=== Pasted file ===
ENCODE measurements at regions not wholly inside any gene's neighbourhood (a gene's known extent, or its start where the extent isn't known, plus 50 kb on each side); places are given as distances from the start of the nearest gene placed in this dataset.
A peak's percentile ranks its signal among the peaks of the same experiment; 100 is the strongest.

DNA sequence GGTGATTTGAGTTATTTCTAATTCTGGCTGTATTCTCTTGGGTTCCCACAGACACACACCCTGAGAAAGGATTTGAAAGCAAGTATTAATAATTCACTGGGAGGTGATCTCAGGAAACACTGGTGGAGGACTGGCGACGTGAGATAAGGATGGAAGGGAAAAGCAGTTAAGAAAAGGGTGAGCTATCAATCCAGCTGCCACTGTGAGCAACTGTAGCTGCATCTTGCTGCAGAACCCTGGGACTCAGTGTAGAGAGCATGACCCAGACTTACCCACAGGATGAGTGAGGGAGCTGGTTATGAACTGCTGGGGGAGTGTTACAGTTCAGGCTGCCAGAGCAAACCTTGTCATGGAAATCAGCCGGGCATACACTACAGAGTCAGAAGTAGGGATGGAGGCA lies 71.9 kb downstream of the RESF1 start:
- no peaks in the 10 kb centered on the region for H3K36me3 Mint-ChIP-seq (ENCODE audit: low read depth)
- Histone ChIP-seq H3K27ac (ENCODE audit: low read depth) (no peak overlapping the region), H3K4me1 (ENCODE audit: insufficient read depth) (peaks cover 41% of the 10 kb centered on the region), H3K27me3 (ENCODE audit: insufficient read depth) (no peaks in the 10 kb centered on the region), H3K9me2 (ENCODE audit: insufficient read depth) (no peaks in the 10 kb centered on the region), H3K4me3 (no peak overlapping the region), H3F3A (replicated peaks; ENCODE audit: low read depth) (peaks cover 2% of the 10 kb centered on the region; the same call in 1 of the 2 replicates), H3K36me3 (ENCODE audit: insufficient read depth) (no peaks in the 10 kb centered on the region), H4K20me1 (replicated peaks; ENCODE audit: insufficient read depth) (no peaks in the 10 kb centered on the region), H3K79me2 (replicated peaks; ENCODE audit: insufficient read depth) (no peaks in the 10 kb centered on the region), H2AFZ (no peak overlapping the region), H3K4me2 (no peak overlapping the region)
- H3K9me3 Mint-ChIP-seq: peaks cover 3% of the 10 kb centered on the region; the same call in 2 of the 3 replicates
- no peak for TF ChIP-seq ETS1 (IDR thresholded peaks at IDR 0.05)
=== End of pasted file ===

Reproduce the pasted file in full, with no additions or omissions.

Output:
ENCODE measurements at regions not wholly inside any gene's neighbourhood (a gene's known extent, or its start where the extent isn't known, plus 50 kb on each side); places are given as distances from the start of the nearest gene placed in this dataset.
A peak's percentile ranks its signal among the peaks of the same experiment; 100 is the strongest.

DNA sequence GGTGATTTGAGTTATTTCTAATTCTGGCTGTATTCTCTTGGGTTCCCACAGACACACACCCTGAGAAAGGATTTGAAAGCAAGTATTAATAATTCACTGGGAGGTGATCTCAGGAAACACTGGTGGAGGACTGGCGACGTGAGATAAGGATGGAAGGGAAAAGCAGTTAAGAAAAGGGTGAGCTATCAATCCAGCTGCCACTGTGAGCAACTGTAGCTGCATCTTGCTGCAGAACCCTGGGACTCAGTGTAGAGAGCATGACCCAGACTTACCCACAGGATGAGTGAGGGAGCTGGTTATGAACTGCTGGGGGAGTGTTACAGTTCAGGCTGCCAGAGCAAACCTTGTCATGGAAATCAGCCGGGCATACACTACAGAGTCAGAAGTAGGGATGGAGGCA lies 71.9 kb downstream of the RESF1 start:
- no peaks in the 10 kb centered on the region for H3K36me3 Mint-ChIP-seq (ENCODE audit: low read depth)
- Histone ChIP-seq H3K27ac (ENCODE audit: low read depth) (no peak overlapping the region), H3K4me1 (ENCODE audit: insufficient read depth) (peaks cover 41% of the 10 kb centered on the region), H3K27me3 (ENCODE audit: insufficient read depth) (no peaks in the 10 kb centered on the region), H3K9me2 (ENCODE audit: insufficient read depth) (no peaks in the 10 kb centered on the region), H3K4me3 (no peak overlapping the region), H3F3A (replicated peaks; ENCODE audit: low read depth) (peaks cover 2% of the 10 kb centered on the region; the same call in 1 of the 2 replicates), H3K36me3 (ENCODE audit: insufficient read depth) (no peaks in the 10 kb centered on the region), H4K20me1 (replicated peaks; ENCODE audit: insufficient read depth) (no peaks in the 10 kb centered on the region), H3K79me2 (replicated peaks; ENCODE audit: insufficient read depth) (no peaks in the 10 kb centered on the region), H2AFZ (no peak overlapping the region), H3K4me2 (no peak overlapping the region)
- H3K9me3 Mint-ChIP-seq: peaks cover 3% of the 10 kb centered on the region; the same call in 2 of the 3 replicates
- no peak for TF ChIP-seq ETS1 (IDR thresholded peaks at IDR 0.05)